Corporate tax: only a piece of tax revenue pie
Business taxes may be high in the US, but overall, Americans are not overtaxed.
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Because the corporate tax in only a piece of the U.S. revenue system, it is important to think more broadly about all taxes. And when you do, it is clear that Americans are hardly overtaxed, at least compared to the rest of the developed world. One reason is that the U.S.is about the only major industrialized nation that does not also have a Value-Added Tax or national sales tax. For instance, advocates for low corporate taxes love to talk about Ireland’s 12.5 percent combined corporate rate. But they usually don’t say much about Ireland’s VAT, which has a top rate of 21 percent. Indeed, those countries with the lowest corporate rates, such as the Slovak Republic and Poland, raise a big chunk of their tax revenue though a VAT, where their rates tend to be among the world’s highest. The money, they have learned, has to come from somewhere.Skip to next paragraph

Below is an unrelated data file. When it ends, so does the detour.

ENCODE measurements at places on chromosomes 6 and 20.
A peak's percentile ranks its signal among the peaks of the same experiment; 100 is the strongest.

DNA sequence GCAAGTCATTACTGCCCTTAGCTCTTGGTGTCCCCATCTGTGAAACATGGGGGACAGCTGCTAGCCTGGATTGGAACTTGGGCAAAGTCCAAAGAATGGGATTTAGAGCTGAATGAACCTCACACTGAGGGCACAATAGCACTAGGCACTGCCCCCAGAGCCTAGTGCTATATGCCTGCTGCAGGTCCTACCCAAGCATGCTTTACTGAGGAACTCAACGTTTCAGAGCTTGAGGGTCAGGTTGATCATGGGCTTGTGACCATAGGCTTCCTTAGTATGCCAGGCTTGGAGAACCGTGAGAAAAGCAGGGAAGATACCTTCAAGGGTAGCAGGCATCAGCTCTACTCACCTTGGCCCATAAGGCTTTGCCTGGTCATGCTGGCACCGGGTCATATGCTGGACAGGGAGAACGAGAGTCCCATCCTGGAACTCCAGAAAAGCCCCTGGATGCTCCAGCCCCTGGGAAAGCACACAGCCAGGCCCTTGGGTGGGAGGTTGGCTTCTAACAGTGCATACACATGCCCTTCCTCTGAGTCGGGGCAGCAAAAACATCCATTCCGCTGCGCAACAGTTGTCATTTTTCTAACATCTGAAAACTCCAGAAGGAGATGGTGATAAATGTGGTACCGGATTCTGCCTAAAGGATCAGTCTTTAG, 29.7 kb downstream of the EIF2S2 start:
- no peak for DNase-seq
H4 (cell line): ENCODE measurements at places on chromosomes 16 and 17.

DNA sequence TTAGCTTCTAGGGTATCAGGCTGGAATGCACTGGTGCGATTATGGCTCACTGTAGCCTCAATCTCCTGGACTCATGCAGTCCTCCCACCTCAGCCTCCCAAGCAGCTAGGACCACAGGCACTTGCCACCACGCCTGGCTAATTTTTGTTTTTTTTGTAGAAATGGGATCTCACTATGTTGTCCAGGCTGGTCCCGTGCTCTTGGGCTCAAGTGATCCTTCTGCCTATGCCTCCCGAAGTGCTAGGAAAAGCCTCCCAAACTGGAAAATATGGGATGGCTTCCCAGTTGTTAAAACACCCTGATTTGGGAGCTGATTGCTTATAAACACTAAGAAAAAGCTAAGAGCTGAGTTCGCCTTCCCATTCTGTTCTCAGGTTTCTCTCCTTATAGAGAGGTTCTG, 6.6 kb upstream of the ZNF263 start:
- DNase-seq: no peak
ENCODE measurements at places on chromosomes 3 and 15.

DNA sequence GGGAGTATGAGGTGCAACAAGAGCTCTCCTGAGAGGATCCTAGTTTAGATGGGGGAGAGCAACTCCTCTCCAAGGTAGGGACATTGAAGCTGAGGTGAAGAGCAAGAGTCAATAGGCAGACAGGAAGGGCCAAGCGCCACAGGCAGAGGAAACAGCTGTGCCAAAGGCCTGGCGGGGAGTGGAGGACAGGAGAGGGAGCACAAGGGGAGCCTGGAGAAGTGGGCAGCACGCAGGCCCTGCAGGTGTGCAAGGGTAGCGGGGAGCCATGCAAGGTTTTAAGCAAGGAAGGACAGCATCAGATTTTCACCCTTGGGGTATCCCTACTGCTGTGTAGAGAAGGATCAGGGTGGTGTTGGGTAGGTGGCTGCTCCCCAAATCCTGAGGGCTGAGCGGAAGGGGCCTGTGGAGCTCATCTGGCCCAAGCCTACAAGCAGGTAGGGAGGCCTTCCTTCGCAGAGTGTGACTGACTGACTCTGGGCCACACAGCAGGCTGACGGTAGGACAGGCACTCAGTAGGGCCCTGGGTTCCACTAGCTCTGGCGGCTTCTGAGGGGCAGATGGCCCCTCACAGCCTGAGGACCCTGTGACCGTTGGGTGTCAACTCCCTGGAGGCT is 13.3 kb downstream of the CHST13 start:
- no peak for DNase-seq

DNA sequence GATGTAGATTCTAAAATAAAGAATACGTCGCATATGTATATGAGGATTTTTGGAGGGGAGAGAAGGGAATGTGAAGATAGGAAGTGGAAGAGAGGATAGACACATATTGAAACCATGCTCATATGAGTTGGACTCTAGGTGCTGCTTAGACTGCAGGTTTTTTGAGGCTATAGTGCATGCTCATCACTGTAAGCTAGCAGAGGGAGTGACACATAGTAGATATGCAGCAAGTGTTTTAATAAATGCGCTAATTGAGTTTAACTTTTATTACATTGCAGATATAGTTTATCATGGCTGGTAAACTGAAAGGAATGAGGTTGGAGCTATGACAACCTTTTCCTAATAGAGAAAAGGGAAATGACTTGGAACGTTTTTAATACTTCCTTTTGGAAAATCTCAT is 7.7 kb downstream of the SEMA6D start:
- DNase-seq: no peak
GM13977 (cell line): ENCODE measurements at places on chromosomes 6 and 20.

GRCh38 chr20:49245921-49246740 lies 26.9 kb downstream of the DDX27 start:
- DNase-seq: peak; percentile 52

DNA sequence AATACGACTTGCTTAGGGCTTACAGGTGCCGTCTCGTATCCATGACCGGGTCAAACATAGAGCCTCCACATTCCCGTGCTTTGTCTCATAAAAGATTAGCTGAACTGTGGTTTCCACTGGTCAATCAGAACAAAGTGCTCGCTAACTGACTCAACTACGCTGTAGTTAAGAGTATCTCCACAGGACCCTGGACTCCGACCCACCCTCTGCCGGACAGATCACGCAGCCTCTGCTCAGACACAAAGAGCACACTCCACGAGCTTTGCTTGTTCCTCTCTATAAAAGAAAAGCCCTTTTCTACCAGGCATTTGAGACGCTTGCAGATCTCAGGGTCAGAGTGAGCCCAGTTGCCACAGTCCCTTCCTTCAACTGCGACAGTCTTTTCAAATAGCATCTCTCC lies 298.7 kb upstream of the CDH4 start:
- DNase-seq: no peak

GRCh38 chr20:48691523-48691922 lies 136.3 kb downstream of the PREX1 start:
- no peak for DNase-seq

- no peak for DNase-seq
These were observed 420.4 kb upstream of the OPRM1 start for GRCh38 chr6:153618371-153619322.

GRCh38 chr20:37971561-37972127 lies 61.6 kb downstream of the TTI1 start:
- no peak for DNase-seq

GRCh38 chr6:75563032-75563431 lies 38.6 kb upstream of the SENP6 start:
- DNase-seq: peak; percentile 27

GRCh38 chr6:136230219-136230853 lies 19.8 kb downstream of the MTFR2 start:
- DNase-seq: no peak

Howard Gleckman is a resident fellow at The Urban-Brookings Tax Policy Center, the author of Caring for Our Parents, and former senior correspondent in the Washington bureau of Business Week. (http://taxvox.taxpolicycenter.org)
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Add it all up and the U.S. collects far less in taxes than most of our trading partners. In 2008, for instance, Americans paid about 26 percent of GDP in total taxes. The average among developed countries was 35 percent. Ireland collected 29 percent, Canada 32 percent, and Germany 37 percent. Only Turks and Mexicans paid less than Americans.
I don’t mean to suggest that having a high corporate rate is good. It isn’t. But Obama is doing all of us–including the business community–a disservice by talking about that statutory rate alone, as if it had nothing to do with other business taxes, individual income taxes, and even consumption taxes such as a VAT. That corporate rate does not exist in isolation.
At the Chamber, Obama joked that perhaps he would have gotten off to a better start with the business lobby had he brought them a fruitcake when he first moved into the White House. I guess he felt that yesterday’s bit of tax pandering made up for the omission.
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